Am I too old to remortgage? | Is there a maximum age?

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Am I too old to remortgage?

Is there a maximum age limit to remortgage?
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    Once upon a time, 50 was considered old. These days 50 is the new 40 as more people are living longer and enjoying life in their middle to later years.

    Many people incorrectly assume that they will be unable to get a mortgage past the age of retirement, but there are several options for an older borrower’s mortgage, and the maximum age may surprise you.

    Why might older borrowers want to take a new mortgage or remortgage?

    When we think about home ownership and mortgages, many people expect to have paid off their mortgage by the time they retire. However, there are a few circumstances when an older borrower might choose to take a new mortgage:

    Increasing monthly disposable income

    If all your wealth is tied up in your property and you don’t want to move, you might decide to release some equity from your home to help meet escalating costs of living.

    Fund home improvements

    You may wish to add a loft extension, a conservatory or re-landscape your garden, all of which are substantial purchases. The cheapest way to borrow money for this could be a mortgage rather than a personal loan if you don’t have sufficient cash in the bank.

    Helping family members

    Maybe your children need help to get on the property ladder, or perhaps you want to provide support to grandchildren going to university.

    Consolidating debts

    Personal loans and credit cards are expensive ways to borrow, so an older borrower mortgage could be a good way to reduce the repayment and interest at the same time.

    Splash out on foreign holidays or a new car

    You only live once, so why not treat yourself if you have equity in your property that could be used to fund your lifestyle now?

    Repay an interest-only mortgage which is due for repayment

    If you have an interest-only mortgage and lack the funds to repay this, for example, downsizing is not an option; looking at an Equity Release loan could be a feasible alternative to downsizing, which often comes at a high financial and personal cost.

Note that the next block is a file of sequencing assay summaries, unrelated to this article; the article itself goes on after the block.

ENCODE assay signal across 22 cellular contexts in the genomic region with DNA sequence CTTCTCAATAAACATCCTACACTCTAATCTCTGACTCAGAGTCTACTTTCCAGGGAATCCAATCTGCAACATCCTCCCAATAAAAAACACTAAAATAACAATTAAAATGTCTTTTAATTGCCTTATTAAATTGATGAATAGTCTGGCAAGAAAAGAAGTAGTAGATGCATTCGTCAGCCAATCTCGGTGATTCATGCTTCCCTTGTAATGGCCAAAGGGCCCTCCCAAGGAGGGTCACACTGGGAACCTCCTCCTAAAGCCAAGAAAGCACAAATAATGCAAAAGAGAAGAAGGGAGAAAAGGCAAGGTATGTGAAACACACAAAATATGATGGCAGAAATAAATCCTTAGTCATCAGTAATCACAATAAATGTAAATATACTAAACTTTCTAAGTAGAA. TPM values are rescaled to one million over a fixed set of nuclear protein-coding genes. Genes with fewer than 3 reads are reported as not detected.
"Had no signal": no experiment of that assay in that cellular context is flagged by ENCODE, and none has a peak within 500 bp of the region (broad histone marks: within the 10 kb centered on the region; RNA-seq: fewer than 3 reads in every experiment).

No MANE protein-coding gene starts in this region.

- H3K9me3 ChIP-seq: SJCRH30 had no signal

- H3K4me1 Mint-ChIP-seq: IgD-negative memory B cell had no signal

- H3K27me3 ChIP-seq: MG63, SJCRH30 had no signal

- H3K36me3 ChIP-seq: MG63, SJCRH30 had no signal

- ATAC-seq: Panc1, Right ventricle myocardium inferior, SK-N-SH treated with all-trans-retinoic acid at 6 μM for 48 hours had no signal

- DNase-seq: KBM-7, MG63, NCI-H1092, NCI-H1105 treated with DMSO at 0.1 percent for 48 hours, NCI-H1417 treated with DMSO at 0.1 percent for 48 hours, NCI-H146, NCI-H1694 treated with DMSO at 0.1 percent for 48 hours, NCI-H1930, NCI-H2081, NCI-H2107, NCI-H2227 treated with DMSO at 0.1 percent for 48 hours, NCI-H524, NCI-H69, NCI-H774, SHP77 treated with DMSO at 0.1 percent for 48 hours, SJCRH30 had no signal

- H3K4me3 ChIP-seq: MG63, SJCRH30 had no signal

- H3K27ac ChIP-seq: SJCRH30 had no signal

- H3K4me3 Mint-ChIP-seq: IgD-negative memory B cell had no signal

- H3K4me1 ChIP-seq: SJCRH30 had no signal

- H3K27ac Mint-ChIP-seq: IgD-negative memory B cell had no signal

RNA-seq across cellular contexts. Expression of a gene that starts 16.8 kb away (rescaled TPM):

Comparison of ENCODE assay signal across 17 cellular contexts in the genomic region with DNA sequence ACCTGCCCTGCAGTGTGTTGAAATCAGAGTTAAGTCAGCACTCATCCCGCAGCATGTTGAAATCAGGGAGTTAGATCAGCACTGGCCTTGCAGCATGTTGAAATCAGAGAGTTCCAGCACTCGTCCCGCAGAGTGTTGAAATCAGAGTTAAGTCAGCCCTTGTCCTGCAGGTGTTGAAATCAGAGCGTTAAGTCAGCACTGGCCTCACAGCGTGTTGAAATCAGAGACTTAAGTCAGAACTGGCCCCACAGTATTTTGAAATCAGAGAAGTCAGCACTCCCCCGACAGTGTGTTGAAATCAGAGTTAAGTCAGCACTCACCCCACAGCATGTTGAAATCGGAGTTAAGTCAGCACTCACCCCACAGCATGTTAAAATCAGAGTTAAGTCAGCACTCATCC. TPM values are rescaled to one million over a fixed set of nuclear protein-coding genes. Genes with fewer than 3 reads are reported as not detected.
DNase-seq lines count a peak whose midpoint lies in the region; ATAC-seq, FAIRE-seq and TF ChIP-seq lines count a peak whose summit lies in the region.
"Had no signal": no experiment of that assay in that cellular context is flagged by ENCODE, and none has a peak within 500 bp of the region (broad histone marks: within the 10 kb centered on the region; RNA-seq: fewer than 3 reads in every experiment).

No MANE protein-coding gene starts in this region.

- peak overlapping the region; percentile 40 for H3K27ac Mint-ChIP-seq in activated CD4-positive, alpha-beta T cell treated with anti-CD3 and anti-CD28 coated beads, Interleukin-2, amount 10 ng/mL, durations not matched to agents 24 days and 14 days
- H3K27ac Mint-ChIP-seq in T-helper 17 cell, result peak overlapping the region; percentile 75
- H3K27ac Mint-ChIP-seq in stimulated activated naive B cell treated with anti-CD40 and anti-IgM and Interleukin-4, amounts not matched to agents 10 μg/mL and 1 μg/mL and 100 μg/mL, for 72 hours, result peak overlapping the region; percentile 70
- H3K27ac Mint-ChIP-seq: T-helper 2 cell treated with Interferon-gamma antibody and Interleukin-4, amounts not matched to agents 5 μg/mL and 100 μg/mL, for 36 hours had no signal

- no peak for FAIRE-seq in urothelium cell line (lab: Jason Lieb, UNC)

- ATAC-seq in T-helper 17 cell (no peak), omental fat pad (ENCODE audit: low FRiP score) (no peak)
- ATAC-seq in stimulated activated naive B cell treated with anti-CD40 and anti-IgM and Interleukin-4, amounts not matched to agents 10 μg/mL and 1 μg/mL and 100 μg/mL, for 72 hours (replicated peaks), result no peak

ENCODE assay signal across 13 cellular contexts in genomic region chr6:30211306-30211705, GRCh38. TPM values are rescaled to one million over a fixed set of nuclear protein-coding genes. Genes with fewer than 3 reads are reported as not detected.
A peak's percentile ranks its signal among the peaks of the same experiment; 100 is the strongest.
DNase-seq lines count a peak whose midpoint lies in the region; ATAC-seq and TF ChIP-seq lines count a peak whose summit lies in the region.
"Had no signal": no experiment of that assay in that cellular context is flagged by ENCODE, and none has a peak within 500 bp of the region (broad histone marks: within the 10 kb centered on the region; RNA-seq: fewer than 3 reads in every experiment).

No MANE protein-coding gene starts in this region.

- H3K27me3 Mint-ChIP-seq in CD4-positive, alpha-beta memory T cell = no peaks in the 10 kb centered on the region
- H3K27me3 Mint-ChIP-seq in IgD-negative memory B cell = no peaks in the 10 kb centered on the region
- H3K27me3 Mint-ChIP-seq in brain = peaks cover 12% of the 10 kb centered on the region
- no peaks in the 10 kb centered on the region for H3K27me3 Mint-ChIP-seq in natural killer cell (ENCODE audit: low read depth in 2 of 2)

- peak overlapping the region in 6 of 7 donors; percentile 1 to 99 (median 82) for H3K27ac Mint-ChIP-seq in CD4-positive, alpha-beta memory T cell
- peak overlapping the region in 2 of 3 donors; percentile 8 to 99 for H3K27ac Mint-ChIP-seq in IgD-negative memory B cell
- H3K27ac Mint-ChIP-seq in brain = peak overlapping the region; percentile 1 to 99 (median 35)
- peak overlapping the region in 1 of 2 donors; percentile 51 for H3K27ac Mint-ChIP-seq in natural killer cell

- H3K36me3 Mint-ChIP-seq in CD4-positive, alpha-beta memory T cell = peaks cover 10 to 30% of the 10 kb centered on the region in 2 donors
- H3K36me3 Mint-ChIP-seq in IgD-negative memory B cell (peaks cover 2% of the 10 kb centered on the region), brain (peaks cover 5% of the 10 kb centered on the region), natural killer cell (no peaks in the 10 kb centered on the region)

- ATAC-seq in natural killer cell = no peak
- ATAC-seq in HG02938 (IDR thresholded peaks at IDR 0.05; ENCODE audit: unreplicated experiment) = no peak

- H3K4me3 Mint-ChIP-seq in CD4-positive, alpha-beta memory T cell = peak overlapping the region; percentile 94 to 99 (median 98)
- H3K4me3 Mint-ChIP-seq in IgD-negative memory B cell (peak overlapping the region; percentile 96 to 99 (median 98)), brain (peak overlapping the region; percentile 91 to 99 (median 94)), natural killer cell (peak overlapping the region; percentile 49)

Is there a maximum age limit for a mortgage?

    Some mortgage lenders now offer a range of products aimed at people past retirement age simply because people are living longer and need access to additional monthly income without wanting to sell their property.

    As with other mortgages, there will be different criteria for each lender and product, including income requirements, credit history, affordability assessments, and maximum age limits.

    What is the oldest you can get a mortgage?

    Many products from high street banks have upper age limits of around 65-75. However, it is possible to get an older borrower mortgage, even up to the age of 80-85, from some specialist lenders, with some offering no maximum age limit.

    The loan can be repaid upon death or moving into long-term care. These are known as Retirement Interest Only Mortgages or Term Loans.

    What mortgage options are available to older people?

    There are a range of older borrowers’ mortgages on the market. Typically these products are known as equity release mortgages, but different types of mortgages exist for different circumstances.

    Retirement interest-only mortgages (RIO mortgages)

    Like a standard interest-only mortgage, a RIO or retirement interest-only mortgage is good for older borrowers who want to keep mortgage payments as affordable as possible. These products are only available on your main residence and are paid off when you die, sell the property, or move into long-term care.

    Lending is based on your retirement income, for example, pension and investment income or your current income, usually the lower of the two. Lenders simply want to see that the mortgage is affordable for the full term of the loan. So a sustainable income is key.

    Lifetime mortgages (Equity Release)

    A lifetime mortgage is a mortgage that only gets paid off after your death. The capital and associated interest are paid to the lender out of the proceeds of your property sale.

    This product is good for older borrowers who are asset-rich and cash poor and is perfect if your retirement income is limited, as there are no compulsory interest payments to make. You can look to make interest payments or even capital repayments if this is affordable and part of your overall plan. Otherwise, the interest is compounded, rolled up and repaid when you pass away or go into long-term care.